Abstract: Previous research suggests that taller individuals have greater cognitive ability. The aim of this paper is to empirically investigate whether the relationship between height and cognition holds in later-life using data from the first wave of The Irish Longitudinal Study on Ageing. Seven novel measures of cognition are used. These measures capture important aspects of cognition which are more likely to decline in old age, such as cognitive flexibility, processing speed, concentration and attention. It is found that height is positively and significantly associated with cognition in later-life also when education and early-life indicators are controlled for. The finding that adult height is a marker for nutrition and health environment experienced in early-life is widely accepted in the literature. The findings of this paper suggest that height might have a greater value added, as it appears to be a useful measure of unobserved childhood experiences.
    Keywords: cognition, height, ageing, early-life
    JEL: I1 J0 J1
    Date: 2016–07
  4. By: Chen, Daniel L.
    Abstract: Some theories about the positive impact of markets on morality suggest that competition increases empathy, not between competitors, but between them and third parties. However, empathy may be a necessary evolutionary antecedent to guile, which is when someone knows what the other person wants and intentionally deceives him or her, and deception may have evolved as a means of exploiting empathy. This paper examines how individuals primed for empathy behave towards third parties in a simple economic game of deception. It reports the results of a data entry experiment in an online labor market. Individuals enter data randomized to be a prime for empathy, for guile, or a control. Empathy is then measured using a Reading the Mind in the Eyes Test and guile is measured using a simple economic game. Individuals primed for empathy become less deceptive towards third parties. Individuals primed for guile become less likely to perceive that deceiving an individual is unfair in a vignette. These results are robust to a variety of controls and to restricting to workers who entered the prime accurately. These findings are inconsistent with the hypothesis that empathy causes guile and suggests that empathy may cause those who are making judgements to become less deceptive.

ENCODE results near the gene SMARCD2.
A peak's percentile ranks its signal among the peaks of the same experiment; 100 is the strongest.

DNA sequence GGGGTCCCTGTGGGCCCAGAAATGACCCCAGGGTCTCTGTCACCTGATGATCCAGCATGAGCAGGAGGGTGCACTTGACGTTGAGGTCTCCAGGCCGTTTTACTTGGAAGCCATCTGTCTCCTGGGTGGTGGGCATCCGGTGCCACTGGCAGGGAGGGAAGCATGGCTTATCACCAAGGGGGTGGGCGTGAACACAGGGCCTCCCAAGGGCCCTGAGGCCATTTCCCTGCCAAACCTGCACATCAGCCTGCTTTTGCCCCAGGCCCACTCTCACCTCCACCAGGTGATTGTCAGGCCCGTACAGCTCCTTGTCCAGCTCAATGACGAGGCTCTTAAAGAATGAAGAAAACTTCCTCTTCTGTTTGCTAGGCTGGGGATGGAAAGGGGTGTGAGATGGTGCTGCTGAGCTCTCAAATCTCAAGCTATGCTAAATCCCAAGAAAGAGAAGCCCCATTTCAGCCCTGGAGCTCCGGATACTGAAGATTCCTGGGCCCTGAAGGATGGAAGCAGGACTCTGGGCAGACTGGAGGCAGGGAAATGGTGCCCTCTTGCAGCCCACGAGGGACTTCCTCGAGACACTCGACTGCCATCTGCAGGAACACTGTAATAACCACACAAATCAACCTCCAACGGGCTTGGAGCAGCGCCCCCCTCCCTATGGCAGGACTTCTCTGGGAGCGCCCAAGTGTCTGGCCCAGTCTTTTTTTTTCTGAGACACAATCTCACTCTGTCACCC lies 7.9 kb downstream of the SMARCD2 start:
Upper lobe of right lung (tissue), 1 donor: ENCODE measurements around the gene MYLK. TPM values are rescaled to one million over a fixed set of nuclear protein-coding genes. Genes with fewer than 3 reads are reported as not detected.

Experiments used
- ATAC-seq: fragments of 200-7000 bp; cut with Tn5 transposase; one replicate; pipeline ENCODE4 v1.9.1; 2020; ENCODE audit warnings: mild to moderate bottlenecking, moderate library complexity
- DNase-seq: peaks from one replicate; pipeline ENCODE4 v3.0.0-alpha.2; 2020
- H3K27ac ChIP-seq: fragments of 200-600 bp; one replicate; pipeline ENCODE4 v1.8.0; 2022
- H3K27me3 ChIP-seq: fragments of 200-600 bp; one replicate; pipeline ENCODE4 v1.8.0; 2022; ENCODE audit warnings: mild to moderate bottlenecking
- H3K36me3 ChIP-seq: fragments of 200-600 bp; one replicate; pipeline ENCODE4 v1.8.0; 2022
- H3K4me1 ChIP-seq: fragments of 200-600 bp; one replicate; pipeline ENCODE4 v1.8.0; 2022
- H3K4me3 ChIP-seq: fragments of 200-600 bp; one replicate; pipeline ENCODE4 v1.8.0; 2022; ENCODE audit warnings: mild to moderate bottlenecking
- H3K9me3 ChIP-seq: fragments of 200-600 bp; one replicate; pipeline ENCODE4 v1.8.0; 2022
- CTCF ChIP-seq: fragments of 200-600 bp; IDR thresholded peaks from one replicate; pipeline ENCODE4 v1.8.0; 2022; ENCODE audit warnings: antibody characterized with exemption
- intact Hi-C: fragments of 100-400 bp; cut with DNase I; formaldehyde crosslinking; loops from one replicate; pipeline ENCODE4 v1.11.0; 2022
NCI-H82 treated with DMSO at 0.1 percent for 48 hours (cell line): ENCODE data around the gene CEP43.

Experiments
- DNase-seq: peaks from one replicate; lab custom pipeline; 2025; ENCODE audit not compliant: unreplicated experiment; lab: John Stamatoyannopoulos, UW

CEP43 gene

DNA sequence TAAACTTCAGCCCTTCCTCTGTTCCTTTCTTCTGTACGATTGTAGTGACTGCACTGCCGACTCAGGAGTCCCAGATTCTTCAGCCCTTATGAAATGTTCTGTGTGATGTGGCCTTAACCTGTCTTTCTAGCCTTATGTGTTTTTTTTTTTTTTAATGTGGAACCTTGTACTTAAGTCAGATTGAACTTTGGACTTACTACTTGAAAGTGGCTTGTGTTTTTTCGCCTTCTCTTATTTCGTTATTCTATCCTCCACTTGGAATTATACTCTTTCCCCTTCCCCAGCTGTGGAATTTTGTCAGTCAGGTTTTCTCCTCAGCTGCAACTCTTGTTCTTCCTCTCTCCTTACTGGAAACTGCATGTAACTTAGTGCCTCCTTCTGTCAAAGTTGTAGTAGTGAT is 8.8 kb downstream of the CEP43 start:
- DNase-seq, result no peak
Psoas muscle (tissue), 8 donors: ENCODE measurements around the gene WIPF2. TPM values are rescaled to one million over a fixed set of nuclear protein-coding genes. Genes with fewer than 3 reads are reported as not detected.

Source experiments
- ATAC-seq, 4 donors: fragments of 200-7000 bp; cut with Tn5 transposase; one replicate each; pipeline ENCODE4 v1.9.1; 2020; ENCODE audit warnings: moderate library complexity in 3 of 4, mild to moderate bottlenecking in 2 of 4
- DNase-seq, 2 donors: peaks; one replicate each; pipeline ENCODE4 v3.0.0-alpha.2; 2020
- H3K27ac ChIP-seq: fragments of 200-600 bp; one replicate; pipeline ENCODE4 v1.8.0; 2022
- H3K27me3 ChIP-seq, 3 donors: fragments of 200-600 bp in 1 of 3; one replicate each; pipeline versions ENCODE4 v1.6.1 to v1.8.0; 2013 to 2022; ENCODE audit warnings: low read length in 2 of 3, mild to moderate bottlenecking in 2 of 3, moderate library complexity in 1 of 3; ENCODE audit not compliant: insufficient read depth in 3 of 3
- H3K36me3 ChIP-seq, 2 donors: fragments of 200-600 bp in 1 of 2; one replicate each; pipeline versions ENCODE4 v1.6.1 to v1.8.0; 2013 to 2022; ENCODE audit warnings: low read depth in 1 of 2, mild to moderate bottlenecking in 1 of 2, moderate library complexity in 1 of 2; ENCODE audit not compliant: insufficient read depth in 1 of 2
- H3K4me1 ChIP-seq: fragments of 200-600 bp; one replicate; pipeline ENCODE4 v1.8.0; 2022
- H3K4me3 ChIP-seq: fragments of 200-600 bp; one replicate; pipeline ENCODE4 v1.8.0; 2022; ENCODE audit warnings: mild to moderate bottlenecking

Keywords: Normative Commitments, Other-Regarding Preferences, Empathy, Deception, Guile
    JEL: D03 D64 K00
    Date: 2016–07
  5. By: Tumino, Alberto
    Abstract: This paper investigates how retirement influences the cognitive abilities of British older workers. The analysis employs data from Understanding Society and relies on an instrumental variable approach to address endogeneity bias. Consistent with the "use it or lose it" hypothesis, we show that retirement induces cognitive decline, although the relationship is weaker for women employed in routine occupations. Disregarding potentially offsetting effects on other dimensions of health, we conclude that extending the working life has a beneficial effect on the cognitive capital of older workers and that maintaining a mentally engaging and stimulating life-style during retirement contributes to the cognitive health of the mature population.
    Date: 2016–07–01